A constitutional change to lower the number of parliamentary representatives was put to the Italian people’s vote in September 2020, at the height of the first wave of the Covid-19 pandemic.
In addition, voters chose delegates for regional administrations and assemblies in seven of Italy’s 20 regions. Lastly, they chose new mayors in 955 of the country’s 7,903 municipalities.
In comparison to municipalities that only voted in the referendum, those that participated in both the referendum and local elections had a 22% increase in voter turnout as a result of the higher level of election activity.
The Surrey team examined weekly Covid-19 infections in Italy (at the municipal level) prior to and during the September election and discovered that a 1% increase in turnout corresponded to an average 1.1% rise in post-election infections.
The decision whether to postpone an election or a general referendum due to a pandemic event poses a clear trade-off between human lives and health on the one hand, and political rights on the other hand. With our research, we propose an economic framework for such an important evaluation to be undertaken in similar future situations.Dr. Marco Mello
Dr. Giuseppe Moscelli, co-author of the study and Reader of Economics at the University of Surrey, said:
“With the recent political turmoil in Italy culminating with the end of Mario Draghi’s government, it is important to reflect on the past two and a half years, which have been an immensely tragic period for all of Italy.”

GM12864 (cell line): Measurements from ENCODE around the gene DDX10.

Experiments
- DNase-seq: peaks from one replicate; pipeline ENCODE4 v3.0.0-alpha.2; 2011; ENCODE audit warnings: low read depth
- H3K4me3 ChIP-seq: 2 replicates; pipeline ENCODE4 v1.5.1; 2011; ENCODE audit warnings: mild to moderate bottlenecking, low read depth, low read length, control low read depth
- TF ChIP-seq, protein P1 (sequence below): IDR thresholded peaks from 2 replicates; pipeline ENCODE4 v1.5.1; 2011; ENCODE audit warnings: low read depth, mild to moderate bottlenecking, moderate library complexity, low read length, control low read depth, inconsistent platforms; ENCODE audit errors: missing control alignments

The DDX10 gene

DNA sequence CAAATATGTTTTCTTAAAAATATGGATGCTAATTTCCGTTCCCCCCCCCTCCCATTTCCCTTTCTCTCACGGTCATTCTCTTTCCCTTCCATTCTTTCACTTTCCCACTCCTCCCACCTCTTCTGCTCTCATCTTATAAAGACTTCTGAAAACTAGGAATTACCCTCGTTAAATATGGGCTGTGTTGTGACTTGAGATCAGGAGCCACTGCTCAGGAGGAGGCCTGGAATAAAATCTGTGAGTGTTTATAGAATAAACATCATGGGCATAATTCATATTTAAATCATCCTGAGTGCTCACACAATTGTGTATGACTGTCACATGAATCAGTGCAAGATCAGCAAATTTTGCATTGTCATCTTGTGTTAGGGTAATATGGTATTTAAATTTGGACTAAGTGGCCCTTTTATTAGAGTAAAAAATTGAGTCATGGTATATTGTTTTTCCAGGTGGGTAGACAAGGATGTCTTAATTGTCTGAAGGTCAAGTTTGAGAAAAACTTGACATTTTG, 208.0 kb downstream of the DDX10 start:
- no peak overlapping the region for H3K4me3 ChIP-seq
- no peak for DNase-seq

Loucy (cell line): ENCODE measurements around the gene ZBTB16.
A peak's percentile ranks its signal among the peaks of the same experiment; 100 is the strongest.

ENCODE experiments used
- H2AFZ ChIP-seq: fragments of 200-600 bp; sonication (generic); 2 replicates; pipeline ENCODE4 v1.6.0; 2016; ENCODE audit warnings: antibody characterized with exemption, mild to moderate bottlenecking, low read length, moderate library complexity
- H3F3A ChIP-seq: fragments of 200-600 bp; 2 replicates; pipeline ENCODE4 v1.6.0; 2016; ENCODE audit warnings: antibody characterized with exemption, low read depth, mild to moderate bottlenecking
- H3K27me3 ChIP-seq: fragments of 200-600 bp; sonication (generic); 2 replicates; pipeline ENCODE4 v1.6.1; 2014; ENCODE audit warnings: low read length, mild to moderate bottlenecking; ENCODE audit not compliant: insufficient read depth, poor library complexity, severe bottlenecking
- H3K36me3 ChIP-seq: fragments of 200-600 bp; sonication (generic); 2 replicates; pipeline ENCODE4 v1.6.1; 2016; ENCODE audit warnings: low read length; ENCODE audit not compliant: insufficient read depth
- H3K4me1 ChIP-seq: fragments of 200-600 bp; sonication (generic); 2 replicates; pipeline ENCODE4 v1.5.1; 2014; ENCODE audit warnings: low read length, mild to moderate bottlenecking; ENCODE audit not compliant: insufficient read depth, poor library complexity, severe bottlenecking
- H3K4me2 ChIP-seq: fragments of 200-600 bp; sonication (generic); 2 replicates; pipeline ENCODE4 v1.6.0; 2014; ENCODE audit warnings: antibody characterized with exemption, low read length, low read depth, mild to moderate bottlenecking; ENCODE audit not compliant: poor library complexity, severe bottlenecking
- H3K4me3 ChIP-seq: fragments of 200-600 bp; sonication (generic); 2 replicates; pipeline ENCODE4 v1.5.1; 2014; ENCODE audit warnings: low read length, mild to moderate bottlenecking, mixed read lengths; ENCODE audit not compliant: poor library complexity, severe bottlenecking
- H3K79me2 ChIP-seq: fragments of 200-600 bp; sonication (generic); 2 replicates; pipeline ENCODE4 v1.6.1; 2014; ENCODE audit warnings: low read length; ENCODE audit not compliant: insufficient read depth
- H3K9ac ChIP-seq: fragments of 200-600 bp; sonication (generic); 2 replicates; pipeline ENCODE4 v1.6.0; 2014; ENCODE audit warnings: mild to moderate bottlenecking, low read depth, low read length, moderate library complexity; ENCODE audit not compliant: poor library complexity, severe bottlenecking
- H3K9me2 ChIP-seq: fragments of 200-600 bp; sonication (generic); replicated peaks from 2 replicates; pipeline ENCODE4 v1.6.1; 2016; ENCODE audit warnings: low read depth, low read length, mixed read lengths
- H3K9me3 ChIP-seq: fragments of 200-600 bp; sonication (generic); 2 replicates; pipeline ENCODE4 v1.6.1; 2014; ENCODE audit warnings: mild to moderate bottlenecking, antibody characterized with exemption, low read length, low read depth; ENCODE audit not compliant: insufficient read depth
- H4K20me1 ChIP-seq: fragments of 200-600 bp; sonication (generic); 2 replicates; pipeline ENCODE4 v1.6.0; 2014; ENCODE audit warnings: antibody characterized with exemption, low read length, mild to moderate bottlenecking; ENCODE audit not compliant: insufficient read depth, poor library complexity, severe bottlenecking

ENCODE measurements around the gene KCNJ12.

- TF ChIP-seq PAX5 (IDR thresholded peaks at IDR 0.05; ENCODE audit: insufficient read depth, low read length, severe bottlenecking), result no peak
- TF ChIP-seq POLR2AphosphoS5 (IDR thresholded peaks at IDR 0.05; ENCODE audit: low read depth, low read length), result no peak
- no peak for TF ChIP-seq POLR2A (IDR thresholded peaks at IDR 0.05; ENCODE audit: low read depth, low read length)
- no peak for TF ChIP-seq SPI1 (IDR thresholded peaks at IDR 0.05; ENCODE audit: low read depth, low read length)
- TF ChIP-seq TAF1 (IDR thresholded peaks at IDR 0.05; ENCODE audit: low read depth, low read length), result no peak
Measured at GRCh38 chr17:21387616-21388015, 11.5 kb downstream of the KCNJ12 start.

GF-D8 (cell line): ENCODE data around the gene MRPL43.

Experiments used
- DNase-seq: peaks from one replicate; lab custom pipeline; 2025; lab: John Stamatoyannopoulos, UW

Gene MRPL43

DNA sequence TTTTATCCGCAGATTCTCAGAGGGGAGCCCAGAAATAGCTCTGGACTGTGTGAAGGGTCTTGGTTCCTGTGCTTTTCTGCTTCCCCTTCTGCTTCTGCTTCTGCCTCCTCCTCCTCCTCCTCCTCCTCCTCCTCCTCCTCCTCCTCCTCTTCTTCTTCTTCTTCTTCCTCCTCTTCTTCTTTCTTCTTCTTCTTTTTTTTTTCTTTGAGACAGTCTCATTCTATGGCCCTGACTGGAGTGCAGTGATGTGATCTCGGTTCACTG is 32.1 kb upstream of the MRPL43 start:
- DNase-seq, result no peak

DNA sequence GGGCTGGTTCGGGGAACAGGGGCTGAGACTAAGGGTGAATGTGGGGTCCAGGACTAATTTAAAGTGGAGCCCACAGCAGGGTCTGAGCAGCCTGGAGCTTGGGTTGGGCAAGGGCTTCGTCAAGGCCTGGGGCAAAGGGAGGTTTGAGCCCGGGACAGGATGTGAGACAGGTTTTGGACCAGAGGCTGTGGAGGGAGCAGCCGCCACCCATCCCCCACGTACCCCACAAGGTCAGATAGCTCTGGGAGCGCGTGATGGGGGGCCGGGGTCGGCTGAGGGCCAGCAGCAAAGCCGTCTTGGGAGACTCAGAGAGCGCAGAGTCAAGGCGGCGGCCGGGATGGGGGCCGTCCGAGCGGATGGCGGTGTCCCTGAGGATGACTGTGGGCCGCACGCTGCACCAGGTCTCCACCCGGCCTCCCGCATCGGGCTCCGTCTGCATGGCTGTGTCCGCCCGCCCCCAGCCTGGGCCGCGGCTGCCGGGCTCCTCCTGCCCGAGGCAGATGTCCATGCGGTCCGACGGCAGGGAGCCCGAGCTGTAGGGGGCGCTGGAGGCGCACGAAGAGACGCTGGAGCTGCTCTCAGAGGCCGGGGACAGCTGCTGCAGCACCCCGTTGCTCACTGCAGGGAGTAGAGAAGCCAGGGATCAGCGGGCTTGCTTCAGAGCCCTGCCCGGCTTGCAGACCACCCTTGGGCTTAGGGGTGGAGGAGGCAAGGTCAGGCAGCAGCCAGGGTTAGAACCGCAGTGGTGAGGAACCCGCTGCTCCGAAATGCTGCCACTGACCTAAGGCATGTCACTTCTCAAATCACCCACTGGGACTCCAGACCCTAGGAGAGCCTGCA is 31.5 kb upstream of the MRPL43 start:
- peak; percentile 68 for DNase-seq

“The 2020 referendum came as the world was dealing with the unprecedented threat of Covid-19, and our model shows that something as fundamental as casting a vote can come at a cost.”
Along with saving approximately 23,000 lives, Surrey’s researchers found that delaying the 2021 Italian general election saved the country €362 million in additional hospital costs for patients that would have been admitted to inpatient care and Intensive Care Units.
Dr. Marco Mello, co-author of the study and a Research Fellow at the University of Surrey, added:
“The decision whether to postpone an election or a general referendum due to a pandemic event poses a clear trade-off between human lives and health on the one hand, and political rights on the other hand. With our research, we propose an economic framework for such an important evaluation to be undertaken in similar future situations.”